SPORTS
June 3, 2009 | Daily News Staff and Wire Reports
The University of Memphis said it should keep the victories from the 2007-08 season that ended in the national title game after an internal investigation turned up no proof that a former men's basketball player cheated on his SAT exam. A report detailing the school's investigation into NCAA allegations, released to news outlets yesterday under a public-records request, details Memphis' internal probe into accusations that a former player allowed a stand-in to take his SAT. The report also looked into charges of grade-tampering on behalf of the player.
BUSINESS
June 8, 1988 | By GARY THOMPSON, Daily News Staff Writer
You don't have to drink General Lee 100 proof whiskey to know that it probably does not spend a lot of time gathering dust on the top shelf. You can tell by the name that, if a pint of The General won't make you surrender your sword, nothing will. By the same token, there is a time and a place for everything. A time for 25-year-old, single-grain whiskey, and a time for old General Lee. So, fans of General Lee 100 proof whiskey, White Tiger wine and Zapata White Tequila, rejoice: Kasser Distillers Products Corp.
ENTERTAINMENT
January 21, 2012 | By Toby Zinman, For The Inquirer
David Auburn's Pulitzer Prize-winning play Proof has found a perfect venue in the intimate Independence Studio on 3 at the Walnut Street Theatre. This luminous production, directed by Kate Galvin, invites you onto the porch and into the lives of four interesting people. Unlike so many characters in contemporary plays, these interesting people are all kind and all smart - mathematical-wizard smart; nobody is cruel or snide or selfish or violent. Makes a nice change. Another nice change is how coherent and moving the script itself seemed to me in this production.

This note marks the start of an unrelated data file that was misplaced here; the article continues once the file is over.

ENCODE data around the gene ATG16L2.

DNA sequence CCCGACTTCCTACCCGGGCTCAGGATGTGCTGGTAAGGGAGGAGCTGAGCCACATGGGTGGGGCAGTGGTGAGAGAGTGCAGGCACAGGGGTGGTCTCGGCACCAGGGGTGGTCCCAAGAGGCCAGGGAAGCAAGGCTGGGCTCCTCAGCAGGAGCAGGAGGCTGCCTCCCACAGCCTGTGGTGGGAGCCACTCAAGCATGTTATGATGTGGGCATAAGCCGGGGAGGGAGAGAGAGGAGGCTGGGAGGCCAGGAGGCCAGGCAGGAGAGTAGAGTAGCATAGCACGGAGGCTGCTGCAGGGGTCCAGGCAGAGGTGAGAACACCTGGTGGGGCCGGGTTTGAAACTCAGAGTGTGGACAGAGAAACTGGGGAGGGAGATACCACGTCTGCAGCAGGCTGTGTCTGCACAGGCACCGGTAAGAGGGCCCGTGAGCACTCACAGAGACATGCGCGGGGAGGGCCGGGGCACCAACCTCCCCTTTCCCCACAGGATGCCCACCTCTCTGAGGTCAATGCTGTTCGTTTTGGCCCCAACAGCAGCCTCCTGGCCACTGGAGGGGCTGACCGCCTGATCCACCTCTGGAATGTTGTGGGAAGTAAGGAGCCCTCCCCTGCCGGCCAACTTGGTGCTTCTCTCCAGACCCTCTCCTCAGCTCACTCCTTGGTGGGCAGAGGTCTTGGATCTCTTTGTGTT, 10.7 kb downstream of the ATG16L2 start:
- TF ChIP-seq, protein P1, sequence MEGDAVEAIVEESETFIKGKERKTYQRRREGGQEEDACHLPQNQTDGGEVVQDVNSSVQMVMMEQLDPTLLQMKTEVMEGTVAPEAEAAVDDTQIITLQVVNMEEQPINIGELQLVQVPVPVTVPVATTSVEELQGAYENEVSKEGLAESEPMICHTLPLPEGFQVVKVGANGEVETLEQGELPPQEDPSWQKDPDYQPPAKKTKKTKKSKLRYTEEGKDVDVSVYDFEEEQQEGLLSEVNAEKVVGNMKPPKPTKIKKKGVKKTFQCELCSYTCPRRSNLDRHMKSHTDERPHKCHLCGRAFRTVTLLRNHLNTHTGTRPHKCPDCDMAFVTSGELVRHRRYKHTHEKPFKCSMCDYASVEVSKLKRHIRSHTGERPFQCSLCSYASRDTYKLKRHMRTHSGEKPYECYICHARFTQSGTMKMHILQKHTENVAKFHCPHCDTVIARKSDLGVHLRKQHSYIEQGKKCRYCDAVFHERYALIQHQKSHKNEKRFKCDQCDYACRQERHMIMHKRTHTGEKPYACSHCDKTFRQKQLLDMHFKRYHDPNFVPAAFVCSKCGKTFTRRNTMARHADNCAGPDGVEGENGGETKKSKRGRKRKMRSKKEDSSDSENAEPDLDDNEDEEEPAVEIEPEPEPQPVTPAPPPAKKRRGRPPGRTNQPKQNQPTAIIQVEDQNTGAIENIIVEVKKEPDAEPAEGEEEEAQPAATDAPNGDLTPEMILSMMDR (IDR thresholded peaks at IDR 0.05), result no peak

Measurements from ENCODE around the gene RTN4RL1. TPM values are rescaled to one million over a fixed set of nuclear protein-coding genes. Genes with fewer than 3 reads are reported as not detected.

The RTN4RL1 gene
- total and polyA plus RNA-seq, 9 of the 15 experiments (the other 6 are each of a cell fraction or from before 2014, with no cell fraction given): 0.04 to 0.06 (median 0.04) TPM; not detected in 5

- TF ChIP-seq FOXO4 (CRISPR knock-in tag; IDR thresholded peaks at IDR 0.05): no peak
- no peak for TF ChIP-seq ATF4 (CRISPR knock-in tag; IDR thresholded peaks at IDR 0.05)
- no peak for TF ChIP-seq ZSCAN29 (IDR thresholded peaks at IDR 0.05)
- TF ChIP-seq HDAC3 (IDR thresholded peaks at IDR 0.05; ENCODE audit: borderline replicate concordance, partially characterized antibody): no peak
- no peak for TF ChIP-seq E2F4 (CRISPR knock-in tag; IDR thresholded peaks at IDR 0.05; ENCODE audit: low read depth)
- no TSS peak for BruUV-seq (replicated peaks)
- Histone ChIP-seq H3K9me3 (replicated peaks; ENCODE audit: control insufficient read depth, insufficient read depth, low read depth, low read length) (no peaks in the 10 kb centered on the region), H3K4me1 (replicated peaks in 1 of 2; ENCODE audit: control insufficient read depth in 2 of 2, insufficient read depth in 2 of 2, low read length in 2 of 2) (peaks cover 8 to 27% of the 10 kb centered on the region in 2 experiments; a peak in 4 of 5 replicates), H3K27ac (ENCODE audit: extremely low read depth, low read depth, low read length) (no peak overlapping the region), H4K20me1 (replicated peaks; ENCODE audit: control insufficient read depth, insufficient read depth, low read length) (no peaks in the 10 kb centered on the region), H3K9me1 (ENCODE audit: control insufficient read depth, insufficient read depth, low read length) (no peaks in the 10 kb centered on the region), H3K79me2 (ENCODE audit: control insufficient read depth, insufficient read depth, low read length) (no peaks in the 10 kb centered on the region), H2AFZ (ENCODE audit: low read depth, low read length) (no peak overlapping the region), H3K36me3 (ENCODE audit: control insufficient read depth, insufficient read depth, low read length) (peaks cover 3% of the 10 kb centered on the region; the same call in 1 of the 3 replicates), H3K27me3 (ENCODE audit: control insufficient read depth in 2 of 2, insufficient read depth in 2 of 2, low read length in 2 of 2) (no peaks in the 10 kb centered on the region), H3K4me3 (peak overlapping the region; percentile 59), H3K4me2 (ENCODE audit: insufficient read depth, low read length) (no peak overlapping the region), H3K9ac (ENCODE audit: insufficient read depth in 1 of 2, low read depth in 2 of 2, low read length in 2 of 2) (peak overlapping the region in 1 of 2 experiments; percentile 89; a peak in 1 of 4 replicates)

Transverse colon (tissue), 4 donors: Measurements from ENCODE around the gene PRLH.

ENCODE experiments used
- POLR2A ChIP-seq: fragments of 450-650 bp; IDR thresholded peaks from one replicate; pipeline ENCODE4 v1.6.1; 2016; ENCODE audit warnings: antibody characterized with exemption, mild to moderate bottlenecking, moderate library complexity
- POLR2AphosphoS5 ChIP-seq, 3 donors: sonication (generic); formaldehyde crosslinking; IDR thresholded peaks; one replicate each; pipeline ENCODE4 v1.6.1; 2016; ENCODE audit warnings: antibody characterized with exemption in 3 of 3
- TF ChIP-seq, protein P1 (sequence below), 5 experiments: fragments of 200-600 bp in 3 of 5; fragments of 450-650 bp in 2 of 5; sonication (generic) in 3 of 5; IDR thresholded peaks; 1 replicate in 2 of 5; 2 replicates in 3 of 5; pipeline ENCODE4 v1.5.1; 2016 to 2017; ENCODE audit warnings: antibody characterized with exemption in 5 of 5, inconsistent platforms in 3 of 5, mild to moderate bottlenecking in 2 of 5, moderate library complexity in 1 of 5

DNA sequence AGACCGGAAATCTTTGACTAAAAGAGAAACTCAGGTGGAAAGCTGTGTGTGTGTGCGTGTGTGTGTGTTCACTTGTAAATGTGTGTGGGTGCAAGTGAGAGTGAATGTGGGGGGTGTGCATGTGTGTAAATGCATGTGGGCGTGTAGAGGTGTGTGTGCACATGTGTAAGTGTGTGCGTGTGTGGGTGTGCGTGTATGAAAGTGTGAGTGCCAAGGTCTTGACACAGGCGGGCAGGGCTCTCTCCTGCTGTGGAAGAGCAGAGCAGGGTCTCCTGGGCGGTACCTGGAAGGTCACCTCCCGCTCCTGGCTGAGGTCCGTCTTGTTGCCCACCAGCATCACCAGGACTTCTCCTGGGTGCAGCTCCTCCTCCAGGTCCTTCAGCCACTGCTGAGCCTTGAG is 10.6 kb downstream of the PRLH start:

ENTERTAINMENT
September 23, 2005 | By Carrie Rickey INQUIRER MOVIE CRITIC
Educators who worry that there aren't enough women in math and science, take comfort that in Proof and Flightplan, both opening today, Gwyneth Paltrow is a mathematician and Jodie Foster an engineer. Like A Beautiful Mind, whose real-life subject may have influenced it, Proof suggests the proximity of math and insanity, subset of the one between genius and madness. Adapted from David Auburn's Pulitzer Prize-winning play by Auburn and Rebecca Miller, the movie unfolds in the Chicago home of Robert (Anthony Hopkins)
NEWS
August 4, 1987 | By Michael E. Ruane, Inquirer Staff Writer
The first draft of the new constitution apparently has been written and sent by the Federal Convention's Committee of Detail to the firm of Dunlap & Claypoole for a limited and top-secret printing. A long document in the lacy, slanting handwriting of committee member James Wilson of Pennsylvania is believed to have been delivered yesterday under strict security to Dunlap & Claypoole, the printers of the Pennsylvania Packet and Daily Advertiser. The printers, at Second and Market Streets, across from the main market sheds, would be the logical place for the convention's work.
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NEWS
July 3, 2014 | BY DAVID SACK